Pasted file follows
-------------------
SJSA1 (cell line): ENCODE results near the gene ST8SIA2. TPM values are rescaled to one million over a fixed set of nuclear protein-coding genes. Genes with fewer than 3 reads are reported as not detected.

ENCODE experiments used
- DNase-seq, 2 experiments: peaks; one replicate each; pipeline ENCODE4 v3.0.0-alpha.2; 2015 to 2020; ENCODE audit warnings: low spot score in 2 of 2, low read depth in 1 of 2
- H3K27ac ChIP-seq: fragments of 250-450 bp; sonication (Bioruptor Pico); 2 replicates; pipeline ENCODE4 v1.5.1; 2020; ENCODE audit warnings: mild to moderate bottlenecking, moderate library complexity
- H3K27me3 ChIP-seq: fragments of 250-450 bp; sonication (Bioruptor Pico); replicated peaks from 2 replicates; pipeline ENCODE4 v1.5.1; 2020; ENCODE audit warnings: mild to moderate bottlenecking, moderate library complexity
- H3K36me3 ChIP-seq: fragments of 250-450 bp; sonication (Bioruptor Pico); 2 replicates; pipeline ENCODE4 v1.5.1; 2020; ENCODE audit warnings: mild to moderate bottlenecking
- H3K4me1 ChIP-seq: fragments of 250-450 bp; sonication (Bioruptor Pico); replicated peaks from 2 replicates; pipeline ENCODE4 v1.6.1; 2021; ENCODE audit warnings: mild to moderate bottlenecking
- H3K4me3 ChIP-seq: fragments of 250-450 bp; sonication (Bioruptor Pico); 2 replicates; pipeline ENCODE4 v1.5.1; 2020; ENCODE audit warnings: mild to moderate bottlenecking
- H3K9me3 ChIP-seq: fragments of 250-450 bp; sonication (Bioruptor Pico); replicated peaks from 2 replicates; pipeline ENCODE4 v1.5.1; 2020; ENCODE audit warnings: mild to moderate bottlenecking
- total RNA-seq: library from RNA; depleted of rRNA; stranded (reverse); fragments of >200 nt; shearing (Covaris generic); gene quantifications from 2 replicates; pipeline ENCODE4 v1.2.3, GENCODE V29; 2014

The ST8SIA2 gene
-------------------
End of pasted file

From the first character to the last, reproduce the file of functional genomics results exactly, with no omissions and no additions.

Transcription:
SJSA1 (cell line): ENCODE results near the gene ST8SIA2. TPM values are rescaled to one million over a fixed set of nuclear protein-coding genes. Genes with fewer than 3 reads are reported as not detected.

ENCODE experiments used
- DNase-seq, 2 experiments: peaks; one replicate each; pipeline ENCODE4 v3.0.0-alpha.2; 2015 to 2020; ENCODE audit warnings: low spot score in 2 of 2, low read depth in 1 of 2
- H3K27ac ChIP-seq: fragments of 250-450 bp; sonication (Bioruptor Pico); 2 replicates; pipeline ENCODE4 v1.5.1; 2020; ENCODE audit warnings: mild to moderate bottlenecking, moderate library complexity
- H3K27me3 ChIP-seq: fragments of 250-450 bp; sonication (Bioruptor Pico); replicated peaks from 2 replicates; pipeline ENCODE4 v1.5.1; 2020; ENCODE audit warnings: mild to moderate bottlenecking, moderate library complexity
- H3K36me3 ChIP-seq: fragments of 250-450 bp; sonication (Bioruptor Pico); 2 replicates; pipeline ENCODE4 v1.5.1; 2020; ENCODE audit warnings: mild to moderate bottlenecking
- H3K4me1 ChIP-seq: fragments of 250-450 bp; sonication (Bioruptor Pico); replicated peaks from 2 replicates; pipeline ENCODE4 v1.6.1; 2021; ENCODE audit warnings: mild to moderate bottlenecking
- H3K4me3 ChIP-seq: fragments of 250-450 bp; sonication (Bioruptor Pico); 2 replicates; pipeline ENCODE4 v1.5.1; 2020; ENCODE audit warnings: mild to moderate bottlenecking
- H3K9me3 ChIP-seq: fragments of 250-450 bp; sonication (Bioruptor Pico); replicated peaks from 2 replicates; pipeline ENCODE4 v1.5.1; 2020; ENCODE audit warnings: mild to moderate bottlenecking
- total RNA-seq: library from RNA; depleted of rRNA; stranded (reverse); fragments of >200 nt; shearing (Covaris generic); gene quantifications from 2 replicates; pipeline ENCODE4 v1.2.3, GENCODE V29; 2014

The ST8SIA2 gene